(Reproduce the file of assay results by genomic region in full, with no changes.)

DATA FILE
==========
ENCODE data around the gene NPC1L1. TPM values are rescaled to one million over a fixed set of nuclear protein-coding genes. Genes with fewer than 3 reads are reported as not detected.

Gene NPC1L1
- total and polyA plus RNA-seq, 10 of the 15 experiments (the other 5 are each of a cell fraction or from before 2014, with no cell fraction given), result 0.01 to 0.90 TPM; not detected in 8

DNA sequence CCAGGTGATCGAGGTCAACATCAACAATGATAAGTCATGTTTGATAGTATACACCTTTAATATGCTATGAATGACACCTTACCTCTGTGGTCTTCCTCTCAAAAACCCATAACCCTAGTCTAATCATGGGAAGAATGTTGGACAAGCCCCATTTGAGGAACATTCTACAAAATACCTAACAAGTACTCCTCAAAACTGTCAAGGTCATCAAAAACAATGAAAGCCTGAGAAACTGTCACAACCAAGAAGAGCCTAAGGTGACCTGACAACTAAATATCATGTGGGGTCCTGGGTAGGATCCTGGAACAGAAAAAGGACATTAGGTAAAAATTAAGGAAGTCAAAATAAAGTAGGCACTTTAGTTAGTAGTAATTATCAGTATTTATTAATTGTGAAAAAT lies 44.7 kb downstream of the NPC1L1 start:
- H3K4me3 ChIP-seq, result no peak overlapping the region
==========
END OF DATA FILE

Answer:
ENCODE data around the gene NPC1L1. TPM values are rescaled to one million over a fixed set of nuclear protein-coding genes. Genes with fewer than 3 reads are reported as not detected.

Gene NPC1L1
- total and polyA plus RNA-seq, 10 of the 15 experiments (the other 5 are each of a cell fraction or from before 2014, with no cell fraction given), result 0.01 to 0.90 TPM; not detected in 8

DNA sequence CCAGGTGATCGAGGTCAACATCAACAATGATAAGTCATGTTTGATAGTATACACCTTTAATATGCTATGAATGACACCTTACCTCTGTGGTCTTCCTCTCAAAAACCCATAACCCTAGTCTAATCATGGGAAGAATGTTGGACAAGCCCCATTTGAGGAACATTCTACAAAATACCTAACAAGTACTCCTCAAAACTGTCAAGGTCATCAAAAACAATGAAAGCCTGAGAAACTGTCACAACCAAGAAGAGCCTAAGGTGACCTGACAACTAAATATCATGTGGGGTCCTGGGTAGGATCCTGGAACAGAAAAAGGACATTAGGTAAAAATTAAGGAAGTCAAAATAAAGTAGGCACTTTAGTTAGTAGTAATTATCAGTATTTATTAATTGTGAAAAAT lies 44.7 kb downstream of the NPC1L1 start:
- H3K4me3 ChIP-seq, result no peak overlapping the region